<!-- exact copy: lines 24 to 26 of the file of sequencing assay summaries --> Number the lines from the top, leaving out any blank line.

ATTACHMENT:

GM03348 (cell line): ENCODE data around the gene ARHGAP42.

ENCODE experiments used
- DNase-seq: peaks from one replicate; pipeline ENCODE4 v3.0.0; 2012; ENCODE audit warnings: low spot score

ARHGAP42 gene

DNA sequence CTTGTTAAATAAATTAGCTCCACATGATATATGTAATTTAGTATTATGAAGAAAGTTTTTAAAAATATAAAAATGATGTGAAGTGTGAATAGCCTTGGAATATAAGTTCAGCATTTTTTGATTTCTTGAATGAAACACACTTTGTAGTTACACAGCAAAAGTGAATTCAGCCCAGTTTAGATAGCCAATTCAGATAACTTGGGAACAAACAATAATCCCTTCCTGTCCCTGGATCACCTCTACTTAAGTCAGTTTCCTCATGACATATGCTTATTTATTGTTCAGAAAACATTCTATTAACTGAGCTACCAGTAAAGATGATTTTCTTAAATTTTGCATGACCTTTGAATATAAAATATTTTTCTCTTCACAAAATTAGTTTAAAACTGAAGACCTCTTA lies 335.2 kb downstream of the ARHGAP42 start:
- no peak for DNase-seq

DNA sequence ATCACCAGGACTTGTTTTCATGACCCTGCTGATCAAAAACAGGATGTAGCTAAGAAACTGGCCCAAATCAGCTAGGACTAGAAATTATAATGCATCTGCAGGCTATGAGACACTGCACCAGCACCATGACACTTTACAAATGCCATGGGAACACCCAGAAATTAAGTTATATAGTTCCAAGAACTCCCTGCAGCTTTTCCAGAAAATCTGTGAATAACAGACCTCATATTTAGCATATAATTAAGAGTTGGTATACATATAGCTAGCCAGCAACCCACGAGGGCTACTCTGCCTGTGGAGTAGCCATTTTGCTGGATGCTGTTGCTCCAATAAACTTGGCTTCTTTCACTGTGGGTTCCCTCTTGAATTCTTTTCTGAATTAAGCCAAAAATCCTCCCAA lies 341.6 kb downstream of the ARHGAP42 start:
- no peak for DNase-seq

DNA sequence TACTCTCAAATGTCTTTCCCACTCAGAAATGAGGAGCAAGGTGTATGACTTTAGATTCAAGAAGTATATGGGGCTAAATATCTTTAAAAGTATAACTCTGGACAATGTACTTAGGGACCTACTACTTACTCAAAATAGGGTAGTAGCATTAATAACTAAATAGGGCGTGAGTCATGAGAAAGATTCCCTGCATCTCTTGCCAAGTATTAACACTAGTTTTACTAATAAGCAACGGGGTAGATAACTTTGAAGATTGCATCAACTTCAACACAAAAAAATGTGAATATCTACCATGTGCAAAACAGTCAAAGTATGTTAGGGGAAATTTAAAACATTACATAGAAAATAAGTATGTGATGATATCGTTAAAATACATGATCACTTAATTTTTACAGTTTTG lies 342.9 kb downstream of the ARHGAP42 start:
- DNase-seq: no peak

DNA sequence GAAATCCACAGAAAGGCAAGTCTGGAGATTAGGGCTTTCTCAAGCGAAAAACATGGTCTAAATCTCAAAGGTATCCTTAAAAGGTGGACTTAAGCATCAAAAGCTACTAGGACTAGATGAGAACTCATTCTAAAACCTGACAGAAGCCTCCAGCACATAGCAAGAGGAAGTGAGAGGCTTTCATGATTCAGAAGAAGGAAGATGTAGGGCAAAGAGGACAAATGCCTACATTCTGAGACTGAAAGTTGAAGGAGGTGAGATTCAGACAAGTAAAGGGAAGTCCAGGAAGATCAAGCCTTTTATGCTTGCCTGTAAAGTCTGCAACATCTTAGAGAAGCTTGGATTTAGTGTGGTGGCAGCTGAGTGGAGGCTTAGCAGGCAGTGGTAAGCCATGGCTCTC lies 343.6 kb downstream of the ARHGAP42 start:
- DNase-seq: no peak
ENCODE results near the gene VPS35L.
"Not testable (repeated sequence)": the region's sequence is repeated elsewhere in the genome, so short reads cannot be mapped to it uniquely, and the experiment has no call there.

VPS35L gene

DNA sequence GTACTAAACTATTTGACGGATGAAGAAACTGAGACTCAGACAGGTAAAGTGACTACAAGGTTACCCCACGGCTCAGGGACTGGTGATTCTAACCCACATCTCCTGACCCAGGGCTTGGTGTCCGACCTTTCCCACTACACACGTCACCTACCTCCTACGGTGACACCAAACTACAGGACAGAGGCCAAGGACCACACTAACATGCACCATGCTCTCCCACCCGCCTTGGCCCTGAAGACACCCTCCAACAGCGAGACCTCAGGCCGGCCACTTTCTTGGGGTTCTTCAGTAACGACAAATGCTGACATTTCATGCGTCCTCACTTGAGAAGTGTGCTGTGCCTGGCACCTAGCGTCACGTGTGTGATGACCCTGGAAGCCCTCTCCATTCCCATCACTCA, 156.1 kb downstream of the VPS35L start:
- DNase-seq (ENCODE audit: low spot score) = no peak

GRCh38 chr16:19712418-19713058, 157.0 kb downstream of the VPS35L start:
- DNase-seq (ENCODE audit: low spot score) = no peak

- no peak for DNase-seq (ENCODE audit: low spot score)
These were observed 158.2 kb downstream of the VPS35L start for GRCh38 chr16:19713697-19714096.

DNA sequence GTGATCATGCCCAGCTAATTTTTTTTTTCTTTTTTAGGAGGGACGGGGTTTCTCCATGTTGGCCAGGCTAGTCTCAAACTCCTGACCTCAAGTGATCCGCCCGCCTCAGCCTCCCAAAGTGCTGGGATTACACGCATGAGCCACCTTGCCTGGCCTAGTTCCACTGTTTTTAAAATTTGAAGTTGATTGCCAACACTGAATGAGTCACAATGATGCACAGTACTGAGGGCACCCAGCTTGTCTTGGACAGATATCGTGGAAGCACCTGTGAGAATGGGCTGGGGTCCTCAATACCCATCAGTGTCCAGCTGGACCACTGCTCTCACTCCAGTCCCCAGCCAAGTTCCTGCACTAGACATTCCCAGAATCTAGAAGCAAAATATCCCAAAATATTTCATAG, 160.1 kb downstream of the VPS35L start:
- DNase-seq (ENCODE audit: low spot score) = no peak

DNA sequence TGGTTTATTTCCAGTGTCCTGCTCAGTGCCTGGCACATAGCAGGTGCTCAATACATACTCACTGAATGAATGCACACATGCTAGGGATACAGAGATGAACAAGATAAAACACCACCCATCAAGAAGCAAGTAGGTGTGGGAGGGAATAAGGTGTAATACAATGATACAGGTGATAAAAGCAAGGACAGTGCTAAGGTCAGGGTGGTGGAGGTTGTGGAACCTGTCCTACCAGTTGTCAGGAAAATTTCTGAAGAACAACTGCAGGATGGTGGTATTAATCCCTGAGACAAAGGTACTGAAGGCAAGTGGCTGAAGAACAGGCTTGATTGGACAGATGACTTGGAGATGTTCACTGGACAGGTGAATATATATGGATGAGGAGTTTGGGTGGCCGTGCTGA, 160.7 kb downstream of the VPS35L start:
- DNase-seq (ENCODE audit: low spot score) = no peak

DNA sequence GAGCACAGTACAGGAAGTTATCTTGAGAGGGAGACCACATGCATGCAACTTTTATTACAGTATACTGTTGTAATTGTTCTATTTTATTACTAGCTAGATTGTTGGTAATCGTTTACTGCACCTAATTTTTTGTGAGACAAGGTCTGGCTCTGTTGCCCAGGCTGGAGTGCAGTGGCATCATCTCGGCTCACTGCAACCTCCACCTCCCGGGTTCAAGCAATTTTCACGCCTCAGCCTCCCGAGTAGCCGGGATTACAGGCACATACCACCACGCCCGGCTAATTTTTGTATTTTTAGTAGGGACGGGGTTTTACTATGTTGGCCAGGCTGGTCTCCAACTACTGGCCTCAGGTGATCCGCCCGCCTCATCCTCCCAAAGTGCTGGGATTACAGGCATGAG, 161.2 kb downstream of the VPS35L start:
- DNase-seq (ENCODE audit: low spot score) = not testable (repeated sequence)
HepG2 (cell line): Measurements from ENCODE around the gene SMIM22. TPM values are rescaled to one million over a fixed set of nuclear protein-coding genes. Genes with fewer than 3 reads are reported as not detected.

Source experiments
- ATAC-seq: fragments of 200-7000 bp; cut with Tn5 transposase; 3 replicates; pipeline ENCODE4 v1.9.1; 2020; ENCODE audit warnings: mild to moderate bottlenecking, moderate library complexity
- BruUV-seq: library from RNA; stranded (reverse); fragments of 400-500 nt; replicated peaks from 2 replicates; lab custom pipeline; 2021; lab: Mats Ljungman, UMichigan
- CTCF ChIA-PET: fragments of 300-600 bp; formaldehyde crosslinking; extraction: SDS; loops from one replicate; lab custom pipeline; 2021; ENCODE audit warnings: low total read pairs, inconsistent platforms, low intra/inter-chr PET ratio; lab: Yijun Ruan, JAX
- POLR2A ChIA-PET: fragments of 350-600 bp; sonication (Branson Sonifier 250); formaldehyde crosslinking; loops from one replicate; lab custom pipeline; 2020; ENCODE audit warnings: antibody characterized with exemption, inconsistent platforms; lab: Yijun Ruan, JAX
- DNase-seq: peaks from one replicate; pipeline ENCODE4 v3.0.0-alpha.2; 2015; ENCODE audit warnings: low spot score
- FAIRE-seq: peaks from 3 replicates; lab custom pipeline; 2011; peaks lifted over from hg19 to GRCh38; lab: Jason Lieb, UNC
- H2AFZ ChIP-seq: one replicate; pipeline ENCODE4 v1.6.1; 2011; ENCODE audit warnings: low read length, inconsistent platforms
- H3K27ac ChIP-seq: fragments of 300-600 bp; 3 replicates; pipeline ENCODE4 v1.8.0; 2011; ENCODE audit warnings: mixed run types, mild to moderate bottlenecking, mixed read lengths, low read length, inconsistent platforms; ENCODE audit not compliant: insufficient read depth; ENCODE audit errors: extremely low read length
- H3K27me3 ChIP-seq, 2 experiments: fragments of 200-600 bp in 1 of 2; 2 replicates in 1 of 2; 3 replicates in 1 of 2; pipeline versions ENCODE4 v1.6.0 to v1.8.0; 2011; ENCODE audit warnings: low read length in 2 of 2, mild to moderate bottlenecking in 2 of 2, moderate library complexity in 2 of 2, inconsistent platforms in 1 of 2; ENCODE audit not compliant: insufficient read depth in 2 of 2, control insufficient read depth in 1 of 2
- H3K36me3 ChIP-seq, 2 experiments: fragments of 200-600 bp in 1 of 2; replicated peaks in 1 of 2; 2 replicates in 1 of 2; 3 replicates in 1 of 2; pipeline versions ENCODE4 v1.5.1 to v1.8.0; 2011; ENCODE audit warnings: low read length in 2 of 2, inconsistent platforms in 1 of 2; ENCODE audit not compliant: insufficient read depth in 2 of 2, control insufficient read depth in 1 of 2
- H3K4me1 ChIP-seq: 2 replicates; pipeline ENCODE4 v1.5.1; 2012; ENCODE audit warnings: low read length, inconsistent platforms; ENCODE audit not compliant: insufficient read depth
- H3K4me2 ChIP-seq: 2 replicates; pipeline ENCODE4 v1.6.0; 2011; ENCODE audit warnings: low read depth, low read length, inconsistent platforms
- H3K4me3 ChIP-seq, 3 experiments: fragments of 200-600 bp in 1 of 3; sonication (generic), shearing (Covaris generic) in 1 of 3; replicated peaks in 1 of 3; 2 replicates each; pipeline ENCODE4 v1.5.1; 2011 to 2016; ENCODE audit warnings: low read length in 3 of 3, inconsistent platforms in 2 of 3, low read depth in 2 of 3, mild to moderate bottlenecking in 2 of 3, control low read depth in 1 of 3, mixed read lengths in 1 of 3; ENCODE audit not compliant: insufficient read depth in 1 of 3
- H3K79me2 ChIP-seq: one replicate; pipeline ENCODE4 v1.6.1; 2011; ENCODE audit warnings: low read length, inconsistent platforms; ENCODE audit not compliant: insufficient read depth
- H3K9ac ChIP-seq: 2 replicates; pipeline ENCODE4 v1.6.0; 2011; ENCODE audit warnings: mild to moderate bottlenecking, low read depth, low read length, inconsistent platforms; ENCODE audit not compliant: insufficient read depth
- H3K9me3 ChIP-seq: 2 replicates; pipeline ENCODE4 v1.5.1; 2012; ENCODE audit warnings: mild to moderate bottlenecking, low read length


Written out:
DNA sequence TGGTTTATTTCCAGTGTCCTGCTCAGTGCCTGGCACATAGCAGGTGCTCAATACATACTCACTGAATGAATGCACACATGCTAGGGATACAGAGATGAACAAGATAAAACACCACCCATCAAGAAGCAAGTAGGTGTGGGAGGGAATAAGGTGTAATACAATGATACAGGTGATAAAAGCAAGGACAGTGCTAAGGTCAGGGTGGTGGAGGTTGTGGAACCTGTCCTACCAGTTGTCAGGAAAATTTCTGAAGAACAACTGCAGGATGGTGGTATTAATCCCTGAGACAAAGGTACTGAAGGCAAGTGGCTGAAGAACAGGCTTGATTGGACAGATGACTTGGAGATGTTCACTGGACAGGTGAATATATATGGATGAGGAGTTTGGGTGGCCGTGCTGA, 160.7 kb downstream of the VPS35L start:
- DNase-seq (ENCODE audit: low spot score) = no peak

DNA sequence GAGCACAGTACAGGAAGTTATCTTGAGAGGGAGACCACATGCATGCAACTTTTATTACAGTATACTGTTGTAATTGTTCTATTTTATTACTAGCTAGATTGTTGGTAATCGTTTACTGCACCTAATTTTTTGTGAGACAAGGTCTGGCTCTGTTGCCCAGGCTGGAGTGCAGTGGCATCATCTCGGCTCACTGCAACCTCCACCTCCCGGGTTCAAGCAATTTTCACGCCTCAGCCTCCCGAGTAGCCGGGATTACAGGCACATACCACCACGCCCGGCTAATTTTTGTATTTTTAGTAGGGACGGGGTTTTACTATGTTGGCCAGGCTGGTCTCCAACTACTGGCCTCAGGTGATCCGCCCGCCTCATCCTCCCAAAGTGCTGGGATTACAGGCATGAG, 161.2 kb downstream of the VPS35L start: